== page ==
Posted on: February 3, 2009 Posted by: Nicole Harding Comments: 1

There is never just one person affected by someone with a drug problem. It impacts the person doing the drugs, of course, but it also has an effect on their family, friends, and on society.

Millions of people visit clinics and rehabilitation centers every year to try and get rid of their drug addiction, which is especially the case for illegal and controlled drug substances. It’s easy to slip from “recreational use” into a serious addiction, which is why this is such a problem in today’s world.

It’s a tough world out there, and almost everyone has a friend or family member in his or her life with a problem related to drug use. Drug addicts put their own lives in danger, but they also have a very real impact on the people around them. Drugs change the emotional, physical, and mental state of an individual, and this is usually not a positive change.

Getting rid of a drug addict can be one of the hardest things you will ever do, especially if they are a friend or family member. The road to recovery won’t be an easy one, but others have done it before. Read this article for some of the best strategies for getting rid of a drug addict.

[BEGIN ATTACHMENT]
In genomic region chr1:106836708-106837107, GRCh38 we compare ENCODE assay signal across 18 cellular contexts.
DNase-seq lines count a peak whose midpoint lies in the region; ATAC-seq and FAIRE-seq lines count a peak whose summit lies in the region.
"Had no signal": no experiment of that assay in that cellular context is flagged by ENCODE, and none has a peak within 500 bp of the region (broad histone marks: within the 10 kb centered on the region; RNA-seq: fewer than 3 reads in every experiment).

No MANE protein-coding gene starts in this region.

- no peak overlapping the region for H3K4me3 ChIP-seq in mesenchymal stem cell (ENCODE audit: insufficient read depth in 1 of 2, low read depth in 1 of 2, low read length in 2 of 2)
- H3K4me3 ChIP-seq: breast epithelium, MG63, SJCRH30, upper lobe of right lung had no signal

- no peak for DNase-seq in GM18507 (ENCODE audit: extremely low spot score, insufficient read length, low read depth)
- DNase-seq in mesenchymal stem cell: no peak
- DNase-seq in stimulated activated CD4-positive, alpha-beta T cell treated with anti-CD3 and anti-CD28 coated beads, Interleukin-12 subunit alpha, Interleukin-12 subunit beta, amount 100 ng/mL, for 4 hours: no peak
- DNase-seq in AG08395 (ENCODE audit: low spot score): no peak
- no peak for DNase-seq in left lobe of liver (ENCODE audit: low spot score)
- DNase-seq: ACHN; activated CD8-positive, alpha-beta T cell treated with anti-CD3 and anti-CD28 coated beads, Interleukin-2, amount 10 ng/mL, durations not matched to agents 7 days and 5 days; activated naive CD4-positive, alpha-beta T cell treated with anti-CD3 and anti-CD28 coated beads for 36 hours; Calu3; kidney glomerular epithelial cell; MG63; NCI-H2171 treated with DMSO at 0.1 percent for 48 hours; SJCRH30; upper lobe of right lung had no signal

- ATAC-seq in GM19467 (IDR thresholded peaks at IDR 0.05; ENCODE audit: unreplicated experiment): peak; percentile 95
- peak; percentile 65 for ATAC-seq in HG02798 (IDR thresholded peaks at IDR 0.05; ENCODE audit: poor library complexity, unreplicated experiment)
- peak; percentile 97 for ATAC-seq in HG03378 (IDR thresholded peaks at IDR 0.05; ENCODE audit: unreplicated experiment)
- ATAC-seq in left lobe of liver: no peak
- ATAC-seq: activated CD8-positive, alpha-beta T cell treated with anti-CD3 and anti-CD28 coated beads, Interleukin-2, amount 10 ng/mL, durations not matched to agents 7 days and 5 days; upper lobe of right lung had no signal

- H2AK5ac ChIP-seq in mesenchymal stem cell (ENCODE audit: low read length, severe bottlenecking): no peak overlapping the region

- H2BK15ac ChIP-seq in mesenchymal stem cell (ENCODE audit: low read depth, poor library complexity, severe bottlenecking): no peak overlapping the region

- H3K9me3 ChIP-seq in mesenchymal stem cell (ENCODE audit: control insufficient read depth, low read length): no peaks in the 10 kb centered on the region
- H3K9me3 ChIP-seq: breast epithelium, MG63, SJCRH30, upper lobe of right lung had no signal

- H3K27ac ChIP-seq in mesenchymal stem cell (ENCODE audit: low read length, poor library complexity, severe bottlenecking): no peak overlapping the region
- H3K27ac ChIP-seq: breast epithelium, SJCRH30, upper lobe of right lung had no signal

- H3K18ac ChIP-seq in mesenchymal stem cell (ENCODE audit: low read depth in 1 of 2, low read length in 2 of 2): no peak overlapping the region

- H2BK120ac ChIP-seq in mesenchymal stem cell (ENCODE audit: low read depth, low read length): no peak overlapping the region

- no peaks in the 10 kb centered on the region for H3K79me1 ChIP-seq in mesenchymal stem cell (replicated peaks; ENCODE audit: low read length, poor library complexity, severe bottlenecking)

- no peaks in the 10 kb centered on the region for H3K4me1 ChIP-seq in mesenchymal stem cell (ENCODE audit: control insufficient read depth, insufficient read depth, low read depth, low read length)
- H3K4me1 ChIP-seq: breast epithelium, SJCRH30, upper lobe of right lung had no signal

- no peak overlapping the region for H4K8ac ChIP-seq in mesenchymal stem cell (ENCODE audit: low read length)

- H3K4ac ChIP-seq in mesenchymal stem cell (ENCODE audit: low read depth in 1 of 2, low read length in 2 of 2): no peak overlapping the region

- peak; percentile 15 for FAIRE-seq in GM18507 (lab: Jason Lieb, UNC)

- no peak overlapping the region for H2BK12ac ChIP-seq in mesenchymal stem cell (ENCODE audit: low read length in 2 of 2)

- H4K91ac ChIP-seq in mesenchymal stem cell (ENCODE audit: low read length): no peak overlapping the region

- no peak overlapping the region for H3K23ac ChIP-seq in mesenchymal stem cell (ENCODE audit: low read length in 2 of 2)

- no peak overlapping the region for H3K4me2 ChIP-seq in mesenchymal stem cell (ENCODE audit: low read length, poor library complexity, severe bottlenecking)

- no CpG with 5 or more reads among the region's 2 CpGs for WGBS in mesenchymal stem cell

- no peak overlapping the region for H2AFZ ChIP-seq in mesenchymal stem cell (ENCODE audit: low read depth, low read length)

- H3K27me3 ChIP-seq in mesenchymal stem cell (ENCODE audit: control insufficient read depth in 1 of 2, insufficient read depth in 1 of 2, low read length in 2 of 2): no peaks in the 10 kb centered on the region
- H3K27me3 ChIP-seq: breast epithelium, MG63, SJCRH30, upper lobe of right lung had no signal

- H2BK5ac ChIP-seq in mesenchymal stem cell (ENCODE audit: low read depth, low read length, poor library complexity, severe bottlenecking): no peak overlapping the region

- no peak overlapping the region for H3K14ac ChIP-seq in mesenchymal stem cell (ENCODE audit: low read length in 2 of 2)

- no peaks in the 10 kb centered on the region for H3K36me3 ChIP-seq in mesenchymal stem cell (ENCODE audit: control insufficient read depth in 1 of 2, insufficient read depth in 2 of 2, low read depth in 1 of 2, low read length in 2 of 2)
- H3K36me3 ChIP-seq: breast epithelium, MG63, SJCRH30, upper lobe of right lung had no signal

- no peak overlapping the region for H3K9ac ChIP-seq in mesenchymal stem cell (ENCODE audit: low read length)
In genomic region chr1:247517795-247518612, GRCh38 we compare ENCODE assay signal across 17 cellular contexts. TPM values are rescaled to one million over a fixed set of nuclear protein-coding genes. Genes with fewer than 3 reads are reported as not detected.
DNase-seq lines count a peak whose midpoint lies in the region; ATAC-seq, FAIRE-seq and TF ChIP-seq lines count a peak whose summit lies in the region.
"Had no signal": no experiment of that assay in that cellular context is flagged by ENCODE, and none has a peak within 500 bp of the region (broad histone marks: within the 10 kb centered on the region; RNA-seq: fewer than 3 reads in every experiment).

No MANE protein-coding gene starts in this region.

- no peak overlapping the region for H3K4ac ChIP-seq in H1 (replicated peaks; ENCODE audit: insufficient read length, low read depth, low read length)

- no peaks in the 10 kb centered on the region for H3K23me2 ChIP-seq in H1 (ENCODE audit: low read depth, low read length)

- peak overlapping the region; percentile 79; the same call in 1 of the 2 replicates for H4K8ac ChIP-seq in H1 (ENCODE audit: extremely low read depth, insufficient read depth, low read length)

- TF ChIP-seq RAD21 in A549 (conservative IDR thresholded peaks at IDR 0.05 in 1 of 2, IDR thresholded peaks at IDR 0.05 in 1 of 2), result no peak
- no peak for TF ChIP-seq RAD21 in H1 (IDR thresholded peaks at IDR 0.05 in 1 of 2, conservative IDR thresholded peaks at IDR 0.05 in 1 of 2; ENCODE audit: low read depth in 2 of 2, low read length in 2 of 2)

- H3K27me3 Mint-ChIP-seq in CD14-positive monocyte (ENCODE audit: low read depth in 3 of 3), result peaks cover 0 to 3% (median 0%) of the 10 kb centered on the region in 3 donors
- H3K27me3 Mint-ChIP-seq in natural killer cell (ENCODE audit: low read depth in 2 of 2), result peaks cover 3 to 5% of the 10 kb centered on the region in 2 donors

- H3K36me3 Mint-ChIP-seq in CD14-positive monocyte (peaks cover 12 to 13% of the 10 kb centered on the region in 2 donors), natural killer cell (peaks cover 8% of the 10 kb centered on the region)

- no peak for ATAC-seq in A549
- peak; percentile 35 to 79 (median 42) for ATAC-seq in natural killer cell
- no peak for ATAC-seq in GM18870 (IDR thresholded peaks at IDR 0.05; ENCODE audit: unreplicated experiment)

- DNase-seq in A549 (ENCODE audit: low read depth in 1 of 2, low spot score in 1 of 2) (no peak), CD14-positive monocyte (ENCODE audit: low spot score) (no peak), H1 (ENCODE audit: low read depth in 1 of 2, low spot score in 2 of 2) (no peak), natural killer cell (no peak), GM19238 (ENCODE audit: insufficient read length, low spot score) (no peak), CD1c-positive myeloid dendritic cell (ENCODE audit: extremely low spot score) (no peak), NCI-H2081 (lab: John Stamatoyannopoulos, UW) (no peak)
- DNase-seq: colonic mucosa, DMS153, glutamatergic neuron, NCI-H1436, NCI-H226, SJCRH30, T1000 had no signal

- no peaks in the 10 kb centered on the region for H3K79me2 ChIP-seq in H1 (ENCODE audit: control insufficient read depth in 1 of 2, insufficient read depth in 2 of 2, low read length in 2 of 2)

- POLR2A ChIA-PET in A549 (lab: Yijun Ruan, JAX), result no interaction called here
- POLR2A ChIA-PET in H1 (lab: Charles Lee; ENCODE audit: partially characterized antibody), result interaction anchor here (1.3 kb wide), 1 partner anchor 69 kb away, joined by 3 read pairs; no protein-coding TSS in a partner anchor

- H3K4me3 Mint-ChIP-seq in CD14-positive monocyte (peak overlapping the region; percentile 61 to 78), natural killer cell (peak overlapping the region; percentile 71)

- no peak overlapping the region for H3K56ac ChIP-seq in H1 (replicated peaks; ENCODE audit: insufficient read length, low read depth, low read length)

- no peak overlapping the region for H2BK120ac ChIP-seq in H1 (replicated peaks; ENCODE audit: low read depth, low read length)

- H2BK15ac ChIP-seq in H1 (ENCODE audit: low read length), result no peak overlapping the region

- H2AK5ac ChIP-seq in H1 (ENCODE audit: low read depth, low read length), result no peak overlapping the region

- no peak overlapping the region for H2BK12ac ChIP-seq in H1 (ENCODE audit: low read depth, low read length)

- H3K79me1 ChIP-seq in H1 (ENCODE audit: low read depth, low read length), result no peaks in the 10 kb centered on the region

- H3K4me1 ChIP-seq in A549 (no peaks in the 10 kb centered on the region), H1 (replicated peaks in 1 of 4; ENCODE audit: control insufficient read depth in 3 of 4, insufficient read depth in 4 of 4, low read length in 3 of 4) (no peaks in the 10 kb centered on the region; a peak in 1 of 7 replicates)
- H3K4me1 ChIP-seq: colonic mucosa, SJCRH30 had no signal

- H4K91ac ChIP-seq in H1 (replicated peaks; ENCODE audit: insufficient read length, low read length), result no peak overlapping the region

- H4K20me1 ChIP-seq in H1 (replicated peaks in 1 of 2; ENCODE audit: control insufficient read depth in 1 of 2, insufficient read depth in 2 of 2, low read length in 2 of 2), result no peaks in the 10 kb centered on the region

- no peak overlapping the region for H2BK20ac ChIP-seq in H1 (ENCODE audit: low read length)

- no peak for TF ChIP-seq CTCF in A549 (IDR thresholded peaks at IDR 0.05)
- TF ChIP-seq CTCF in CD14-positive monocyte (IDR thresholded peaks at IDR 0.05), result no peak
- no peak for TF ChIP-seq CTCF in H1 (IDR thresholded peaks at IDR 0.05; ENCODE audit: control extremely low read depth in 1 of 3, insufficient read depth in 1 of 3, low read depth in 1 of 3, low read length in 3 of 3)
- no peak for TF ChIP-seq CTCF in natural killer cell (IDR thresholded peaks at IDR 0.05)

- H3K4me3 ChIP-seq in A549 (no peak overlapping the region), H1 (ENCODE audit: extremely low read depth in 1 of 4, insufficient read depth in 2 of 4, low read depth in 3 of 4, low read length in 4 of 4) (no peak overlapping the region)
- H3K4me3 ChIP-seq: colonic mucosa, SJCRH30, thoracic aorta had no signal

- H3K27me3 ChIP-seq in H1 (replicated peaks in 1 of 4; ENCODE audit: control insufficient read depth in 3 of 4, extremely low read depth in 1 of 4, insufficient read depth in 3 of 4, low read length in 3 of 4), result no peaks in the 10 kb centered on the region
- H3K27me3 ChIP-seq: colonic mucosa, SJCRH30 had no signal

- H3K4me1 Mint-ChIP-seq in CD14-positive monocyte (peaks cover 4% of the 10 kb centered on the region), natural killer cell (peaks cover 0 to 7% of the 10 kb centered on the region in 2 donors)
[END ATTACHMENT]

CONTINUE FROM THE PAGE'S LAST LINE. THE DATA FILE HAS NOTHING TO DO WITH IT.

1. Get educated

Get everyone in your life involved in the process. The more actively involved they are in drug education and drug awareness campaigns, the better off you will be. Prevention is better than a cure, after all. Stopping drugs before they start is a smart solution.

You can’t control everything that your child, friends, or other family members do, but you can at least give them the proper knowledge about the harmful effects of drugs. Doing so can help them make smart decisions about drugs if they are ever exposed to them.

Knowing the drugs that are out there is a wise idea. You can’t fight what you don’t understand! Stimulants (or uppers), sedatives (or downers), cannabis, hallucinogens and psychedelics, and opiates and narcotics are some of the most commonly used drugs. Cough syrup, heroin, morphine, and other painkillers are some of the highest levels of abused substances, for instance.